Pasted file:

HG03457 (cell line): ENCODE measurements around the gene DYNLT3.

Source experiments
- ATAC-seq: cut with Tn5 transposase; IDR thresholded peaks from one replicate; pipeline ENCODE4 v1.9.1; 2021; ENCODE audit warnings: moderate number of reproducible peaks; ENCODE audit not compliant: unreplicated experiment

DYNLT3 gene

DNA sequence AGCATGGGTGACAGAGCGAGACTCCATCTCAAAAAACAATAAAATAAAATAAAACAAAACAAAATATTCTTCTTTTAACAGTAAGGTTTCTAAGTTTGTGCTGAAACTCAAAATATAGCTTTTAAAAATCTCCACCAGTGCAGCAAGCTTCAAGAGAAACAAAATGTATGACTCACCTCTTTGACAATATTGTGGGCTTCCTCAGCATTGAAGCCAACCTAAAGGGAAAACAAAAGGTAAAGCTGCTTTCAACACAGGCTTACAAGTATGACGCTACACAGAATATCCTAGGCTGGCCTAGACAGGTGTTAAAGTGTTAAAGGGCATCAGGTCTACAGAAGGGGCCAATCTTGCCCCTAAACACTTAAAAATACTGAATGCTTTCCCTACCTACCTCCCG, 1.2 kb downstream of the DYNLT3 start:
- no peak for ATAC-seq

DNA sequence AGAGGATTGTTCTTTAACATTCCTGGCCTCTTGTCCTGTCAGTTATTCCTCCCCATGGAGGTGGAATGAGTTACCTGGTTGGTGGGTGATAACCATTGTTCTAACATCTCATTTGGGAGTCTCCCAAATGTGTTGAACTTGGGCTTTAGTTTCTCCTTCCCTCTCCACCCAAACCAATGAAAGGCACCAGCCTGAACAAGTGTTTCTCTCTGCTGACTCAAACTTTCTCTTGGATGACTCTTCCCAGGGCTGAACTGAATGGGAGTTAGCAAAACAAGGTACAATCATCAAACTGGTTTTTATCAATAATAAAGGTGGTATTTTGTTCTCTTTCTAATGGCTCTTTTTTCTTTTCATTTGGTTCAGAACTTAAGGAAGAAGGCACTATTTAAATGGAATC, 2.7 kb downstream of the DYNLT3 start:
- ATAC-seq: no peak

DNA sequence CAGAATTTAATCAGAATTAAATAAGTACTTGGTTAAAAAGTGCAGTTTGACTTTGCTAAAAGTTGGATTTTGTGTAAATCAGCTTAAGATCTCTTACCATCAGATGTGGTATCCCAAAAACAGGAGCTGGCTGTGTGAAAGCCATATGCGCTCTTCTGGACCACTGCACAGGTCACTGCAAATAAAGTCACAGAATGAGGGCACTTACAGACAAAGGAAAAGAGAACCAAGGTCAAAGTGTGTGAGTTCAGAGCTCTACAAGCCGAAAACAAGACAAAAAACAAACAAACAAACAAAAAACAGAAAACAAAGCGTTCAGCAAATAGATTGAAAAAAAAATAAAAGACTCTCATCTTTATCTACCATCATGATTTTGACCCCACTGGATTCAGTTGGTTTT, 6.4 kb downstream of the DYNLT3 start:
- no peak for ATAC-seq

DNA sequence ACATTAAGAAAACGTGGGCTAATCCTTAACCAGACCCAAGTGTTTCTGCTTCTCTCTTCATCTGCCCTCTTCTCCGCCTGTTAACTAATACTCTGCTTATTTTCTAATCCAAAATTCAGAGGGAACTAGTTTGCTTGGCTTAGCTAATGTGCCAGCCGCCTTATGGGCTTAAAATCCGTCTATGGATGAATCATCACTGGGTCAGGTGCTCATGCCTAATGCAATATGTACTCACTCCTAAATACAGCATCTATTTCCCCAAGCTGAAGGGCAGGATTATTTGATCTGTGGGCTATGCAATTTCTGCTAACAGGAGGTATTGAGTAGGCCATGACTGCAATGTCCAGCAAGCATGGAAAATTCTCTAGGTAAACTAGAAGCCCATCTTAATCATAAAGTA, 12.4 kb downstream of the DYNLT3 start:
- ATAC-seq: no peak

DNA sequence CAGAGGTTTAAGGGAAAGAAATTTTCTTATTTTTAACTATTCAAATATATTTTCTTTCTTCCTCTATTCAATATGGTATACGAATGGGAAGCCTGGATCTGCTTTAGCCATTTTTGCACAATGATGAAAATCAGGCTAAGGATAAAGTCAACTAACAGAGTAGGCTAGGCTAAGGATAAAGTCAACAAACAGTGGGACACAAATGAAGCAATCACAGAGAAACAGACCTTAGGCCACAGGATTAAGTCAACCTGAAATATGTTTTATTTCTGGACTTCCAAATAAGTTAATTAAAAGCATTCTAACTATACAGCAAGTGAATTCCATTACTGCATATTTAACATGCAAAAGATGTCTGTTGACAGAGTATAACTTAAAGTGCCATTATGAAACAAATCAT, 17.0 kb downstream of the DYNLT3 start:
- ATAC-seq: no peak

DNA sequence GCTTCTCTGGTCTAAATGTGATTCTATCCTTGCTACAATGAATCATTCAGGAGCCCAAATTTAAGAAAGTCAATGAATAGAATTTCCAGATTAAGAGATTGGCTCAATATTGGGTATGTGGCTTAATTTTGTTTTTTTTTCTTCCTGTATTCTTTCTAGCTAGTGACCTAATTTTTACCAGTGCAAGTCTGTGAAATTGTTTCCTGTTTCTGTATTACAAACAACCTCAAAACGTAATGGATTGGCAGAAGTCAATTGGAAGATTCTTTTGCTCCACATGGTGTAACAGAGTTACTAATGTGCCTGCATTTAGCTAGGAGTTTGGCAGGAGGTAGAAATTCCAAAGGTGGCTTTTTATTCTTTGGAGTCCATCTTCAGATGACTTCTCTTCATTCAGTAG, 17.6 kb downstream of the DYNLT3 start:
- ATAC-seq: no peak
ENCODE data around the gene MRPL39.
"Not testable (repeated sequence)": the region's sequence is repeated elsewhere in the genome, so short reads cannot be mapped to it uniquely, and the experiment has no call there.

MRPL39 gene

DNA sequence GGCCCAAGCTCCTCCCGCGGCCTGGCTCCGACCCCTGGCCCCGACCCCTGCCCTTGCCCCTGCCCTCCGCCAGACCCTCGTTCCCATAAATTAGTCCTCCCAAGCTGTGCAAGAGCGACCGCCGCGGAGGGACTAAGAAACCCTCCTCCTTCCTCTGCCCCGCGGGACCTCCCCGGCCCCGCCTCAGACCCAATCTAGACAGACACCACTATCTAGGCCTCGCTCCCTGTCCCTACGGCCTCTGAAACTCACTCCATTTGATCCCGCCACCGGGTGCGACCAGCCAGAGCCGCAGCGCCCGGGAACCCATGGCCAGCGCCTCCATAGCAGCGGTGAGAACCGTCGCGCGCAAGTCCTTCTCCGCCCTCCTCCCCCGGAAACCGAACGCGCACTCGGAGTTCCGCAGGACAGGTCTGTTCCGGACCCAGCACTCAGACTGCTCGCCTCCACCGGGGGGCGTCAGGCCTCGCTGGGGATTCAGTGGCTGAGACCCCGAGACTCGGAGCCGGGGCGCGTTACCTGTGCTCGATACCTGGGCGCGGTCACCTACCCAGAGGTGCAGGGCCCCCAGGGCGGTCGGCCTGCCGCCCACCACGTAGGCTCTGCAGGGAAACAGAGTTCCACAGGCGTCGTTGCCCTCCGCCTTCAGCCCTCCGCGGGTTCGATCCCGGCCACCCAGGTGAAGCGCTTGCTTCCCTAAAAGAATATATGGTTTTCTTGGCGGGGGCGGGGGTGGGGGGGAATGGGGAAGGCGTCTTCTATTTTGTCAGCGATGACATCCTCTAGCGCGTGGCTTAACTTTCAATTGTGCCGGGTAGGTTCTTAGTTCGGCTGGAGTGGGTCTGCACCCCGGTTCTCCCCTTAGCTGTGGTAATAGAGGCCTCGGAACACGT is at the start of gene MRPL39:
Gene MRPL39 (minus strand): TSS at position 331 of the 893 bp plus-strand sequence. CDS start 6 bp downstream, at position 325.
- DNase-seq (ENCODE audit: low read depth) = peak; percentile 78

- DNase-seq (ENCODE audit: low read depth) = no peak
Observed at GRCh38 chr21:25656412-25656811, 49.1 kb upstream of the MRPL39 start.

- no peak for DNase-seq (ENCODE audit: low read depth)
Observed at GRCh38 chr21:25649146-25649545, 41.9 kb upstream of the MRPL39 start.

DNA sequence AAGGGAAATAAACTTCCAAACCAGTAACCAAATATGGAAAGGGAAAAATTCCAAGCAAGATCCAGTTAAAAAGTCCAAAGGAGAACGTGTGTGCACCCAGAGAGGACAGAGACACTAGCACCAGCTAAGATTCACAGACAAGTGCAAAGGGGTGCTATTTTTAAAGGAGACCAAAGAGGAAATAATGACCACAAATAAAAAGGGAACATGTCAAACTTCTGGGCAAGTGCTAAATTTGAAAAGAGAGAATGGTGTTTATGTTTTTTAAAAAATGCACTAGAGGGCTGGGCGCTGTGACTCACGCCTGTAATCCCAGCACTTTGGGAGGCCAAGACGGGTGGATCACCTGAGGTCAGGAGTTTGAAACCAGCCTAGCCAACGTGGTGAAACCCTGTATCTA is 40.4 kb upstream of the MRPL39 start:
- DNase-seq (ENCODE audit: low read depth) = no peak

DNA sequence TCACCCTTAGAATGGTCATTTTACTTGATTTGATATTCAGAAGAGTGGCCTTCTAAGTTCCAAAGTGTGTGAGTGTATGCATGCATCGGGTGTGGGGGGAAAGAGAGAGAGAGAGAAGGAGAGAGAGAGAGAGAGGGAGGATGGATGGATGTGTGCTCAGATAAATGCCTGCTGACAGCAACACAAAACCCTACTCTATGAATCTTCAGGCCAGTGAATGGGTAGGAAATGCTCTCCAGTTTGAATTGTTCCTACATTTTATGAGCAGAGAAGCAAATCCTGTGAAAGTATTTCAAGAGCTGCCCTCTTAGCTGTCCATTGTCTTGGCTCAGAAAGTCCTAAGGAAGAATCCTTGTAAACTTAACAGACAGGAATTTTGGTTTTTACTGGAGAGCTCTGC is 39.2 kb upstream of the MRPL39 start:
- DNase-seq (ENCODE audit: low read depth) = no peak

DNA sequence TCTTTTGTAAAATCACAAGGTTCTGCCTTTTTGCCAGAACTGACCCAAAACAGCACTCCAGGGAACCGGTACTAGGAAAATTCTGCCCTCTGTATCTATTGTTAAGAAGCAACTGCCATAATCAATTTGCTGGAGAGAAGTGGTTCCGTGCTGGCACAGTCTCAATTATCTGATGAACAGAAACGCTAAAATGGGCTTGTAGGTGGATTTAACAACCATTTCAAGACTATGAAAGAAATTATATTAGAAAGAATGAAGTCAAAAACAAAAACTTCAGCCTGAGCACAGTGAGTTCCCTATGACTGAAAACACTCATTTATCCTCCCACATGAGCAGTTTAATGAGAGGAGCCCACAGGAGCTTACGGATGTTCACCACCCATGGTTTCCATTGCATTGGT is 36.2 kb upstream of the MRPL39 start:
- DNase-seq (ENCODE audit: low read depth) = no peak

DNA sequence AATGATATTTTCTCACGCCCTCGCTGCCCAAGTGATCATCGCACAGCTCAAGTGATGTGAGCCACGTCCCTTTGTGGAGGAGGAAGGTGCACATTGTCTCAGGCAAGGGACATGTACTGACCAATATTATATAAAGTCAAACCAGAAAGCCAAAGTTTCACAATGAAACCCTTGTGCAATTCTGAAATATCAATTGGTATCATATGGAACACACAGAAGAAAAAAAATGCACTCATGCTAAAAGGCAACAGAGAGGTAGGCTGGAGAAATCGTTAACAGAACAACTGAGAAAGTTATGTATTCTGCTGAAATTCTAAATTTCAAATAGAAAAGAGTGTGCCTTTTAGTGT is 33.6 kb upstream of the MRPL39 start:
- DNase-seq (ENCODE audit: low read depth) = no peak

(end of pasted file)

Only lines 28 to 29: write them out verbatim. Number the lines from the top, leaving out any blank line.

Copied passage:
- DNase-seq (ENCODE audit: low read depth) = no peak

DNA sequence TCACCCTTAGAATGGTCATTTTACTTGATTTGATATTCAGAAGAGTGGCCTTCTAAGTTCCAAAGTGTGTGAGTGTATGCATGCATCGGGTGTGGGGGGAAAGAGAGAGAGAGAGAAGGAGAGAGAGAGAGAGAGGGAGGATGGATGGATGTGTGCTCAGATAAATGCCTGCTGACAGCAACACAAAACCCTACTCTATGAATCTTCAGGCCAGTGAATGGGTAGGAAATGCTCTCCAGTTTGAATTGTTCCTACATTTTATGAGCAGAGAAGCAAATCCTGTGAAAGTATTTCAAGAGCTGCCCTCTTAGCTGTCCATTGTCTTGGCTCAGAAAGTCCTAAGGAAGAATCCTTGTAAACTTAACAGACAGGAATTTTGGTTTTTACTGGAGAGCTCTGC is 39.2 kb upstream of the MRPL39 start: